Misadventures of Slaughterhouses

Fast Food Nation & In The Jungle

Introduction to Slaughterhouse Workers

There are many jobs for slaughterhouse workers. Some people have to knock out the cows, some people have to kill the cows, some have to cut the cows, others have to package the cows. There are many jobs, and people who work in slaughterhouses don't usually last very long, so it's like they are always hiring!


"Knocker, sticker, shackler, romper, First Legger, Knuckle Dropper, Navel Boner, Splitter Top/Bottom Butt, Food Kill Chain - the names of job assignments at a modern slaughterhouse." (Chapter 8, page 172)

The Cattle

The following is how cattle is handled right before going into the slaughterhouse, and also once in the slaughterhouse. If you have a weak stomach, or are a young audience, you may not want to read the following.


"At times the animals are crowded so closely together it looks like a sea of cattle, a mooing, moving mass of brown and white fur that goes on for acres." (Chapter 7, page 150)


"Cattle were herded up wooden ramps to the top floor, where they were struck on the head with a sledgehammer, slaughtered, then dissembled by skilled workers.".....Coming out as sides of beef, cans of beef, or boxes of sausages ready to be loaded in railcars."(Chapter 7, page 152)


"the meat would be shoveled into carts, and the man who did the shoveling would not trouble to lift out a rat even when he saw one." (Chapter 14)


"Carcasses swing so fast along the rail that you have to keep an eye on them constantly, dodge them, watch your step, or one will slam you and throw you onto the bloody concrete floor." (Chapter 8, page 170)


"Sides of beef suspended from an overhead trolley swing toward a group of men. Each worker has a large knife in one hand and a steel hook in the other. They grab the meat with their hooks and attack it fiercely with their knives." (Chapter 8, page 170)

The Pieces

This is more of what goes on inside the slaughterhouses, after the cows have been dissembled. Again, I advise those with weak stomachs or young audiences to not keep reading.


"It was law that cows of that sort came along with the others, and whoever noticed it would tell the boss, and the boss would start up a conversation with the government inspector, and the two would walk away." (Chapter 5)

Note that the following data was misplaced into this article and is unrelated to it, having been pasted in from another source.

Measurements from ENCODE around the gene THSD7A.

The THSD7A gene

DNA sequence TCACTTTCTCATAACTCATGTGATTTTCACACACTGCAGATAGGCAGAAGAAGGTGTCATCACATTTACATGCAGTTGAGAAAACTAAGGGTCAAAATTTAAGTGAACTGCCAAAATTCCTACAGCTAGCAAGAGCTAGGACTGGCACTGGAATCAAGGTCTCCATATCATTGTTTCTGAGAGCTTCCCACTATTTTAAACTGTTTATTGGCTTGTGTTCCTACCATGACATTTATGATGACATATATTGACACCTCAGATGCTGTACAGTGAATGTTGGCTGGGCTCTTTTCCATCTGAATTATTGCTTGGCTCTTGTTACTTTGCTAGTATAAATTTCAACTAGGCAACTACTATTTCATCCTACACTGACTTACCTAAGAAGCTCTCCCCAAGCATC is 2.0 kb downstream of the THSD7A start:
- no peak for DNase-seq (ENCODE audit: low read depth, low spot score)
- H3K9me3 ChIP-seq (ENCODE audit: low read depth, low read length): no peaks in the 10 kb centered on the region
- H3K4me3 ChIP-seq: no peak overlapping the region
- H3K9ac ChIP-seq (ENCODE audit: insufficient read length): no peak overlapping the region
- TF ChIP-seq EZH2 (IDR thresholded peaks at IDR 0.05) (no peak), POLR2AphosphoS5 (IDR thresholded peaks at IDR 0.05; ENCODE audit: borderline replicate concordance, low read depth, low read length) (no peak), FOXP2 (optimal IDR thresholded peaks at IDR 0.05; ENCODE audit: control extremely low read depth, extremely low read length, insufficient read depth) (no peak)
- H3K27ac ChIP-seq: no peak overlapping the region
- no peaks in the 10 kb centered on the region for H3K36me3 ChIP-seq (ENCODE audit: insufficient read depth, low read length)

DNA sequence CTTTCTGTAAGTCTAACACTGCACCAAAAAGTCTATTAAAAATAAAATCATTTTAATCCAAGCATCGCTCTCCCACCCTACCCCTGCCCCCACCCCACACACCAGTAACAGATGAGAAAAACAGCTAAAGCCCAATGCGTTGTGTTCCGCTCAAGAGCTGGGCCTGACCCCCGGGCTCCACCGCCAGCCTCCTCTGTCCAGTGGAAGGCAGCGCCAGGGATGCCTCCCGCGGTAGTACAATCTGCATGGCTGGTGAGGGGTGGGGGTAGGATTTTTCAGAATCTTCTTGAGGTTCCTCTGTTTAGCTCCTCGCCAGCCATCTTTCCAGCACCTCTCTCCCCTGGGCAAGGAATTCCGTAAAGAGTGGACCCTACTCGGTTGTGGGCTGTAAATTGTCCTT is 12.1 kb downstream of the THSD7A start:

• In, In The Jungle, Upton Sinclair was talking about sick or pregnant cows. The cows that were pregnant would be slaughtered, and the baby cows inside them would also be slaughtered, and even though they weren't supposed to use pregnant cows or the cow's fetuses for meat, they still used them.



"In the end Jurgis saw them go into the chilling rooms with the rest of the meat, being carefully scattered here and there so that they could not be identified." (Chapter 5)


"There would be hams found spoiled, some of them with an odor so bad that a man could hardly bear to be in the room with them." (Chapter 14)

The Injuries

Working in a slaughterhouse is not one of the safest job, in fact, it's not safe at all. No matter how many precautions they try to take. Working in a slaughterhouse is one of the most dangerous jobs.


"In The Jungle (1906) Upton Sinclair described a litany of horrors: severe back and shoulder injuries, lacerations, amputation, exposure to dangerous chemicals, and memorable, a workplace accident in which a man fell into a vat and got turned into lard." (Chapter 7, page 152)


"He saw friends get badly injured on the job, lost the middle finger on his right had while using a saw, got knocked unconscious when a side of beef fell off a hook and struck him in the head." (Chapter 7, page 156)


"Meat packing workers routinely develop back problems, shoulder problems, carpal tunnel syndrome, and "trigger finger" (a syndrome in which a finger becomes frozen in a curled position)" (Chapter 8, page 173)

Bubbly Creek

'"Bubbly Creek" is an arm of the Chicago River, and forms the Southern Boundary of the yards; all the drainage of the square mile packing houses empties into it so that it is really a great open sewer a hundred or two feet wide filth stays there forever and a day. "Bubbles of carbonic acid gas will rise to make rings two or three feet wide. Here and there the grease and filth have caked solid, and the creek looks like a bed of lava; chickens walk about on it feeding, and many times an unwary stranger has started to stroll across and vanished temporarily".....till every now and then the surface would catch on fire and burn furiously, and the fire department would have to come and put it out." (Chapter 9)

Odors in Lexington

"We have three odors," a Lexington resident told a reporter: "burning hair and blood, that greasy smell, and the odor of rotten eggs." Hydrogen sulfide is the gas responsible for the rotten egg smell it rises from slaughterhouse wastewater lagoons." (Chapter 7, page 165)

The Cleaning Process

"Their principal cleaning toll is a high pressure hose that shoots a mixture of water and chlorine heated to about 180 degrees. As the water is sprayed, the plant fills with a thick heavy fog. Visibility drops to as little as five feet. The conveyor belts and machinery are running, workers stand on the belts, spraying them, riding them like moving sidewalks as high as a fifteen feet off the ground. Workers climb ladders with hoses and spray the catwalks, then get under tables and conveyor belts, climbing right into the bloody muck, cleaning out grease, fat, manure, leftover scraps of meat. Glasses and safety goggles fog up. The inside of the plant heats up; temperatures seen exceed 100 degrees. "It's hot, and it's foggy, and you can't see anything," a former sanitation worker said. The crew members can't see or hear each other when the machinery's running. They routinely spray each other with burning hot, chemical laden water." (Chapter 8, page 177)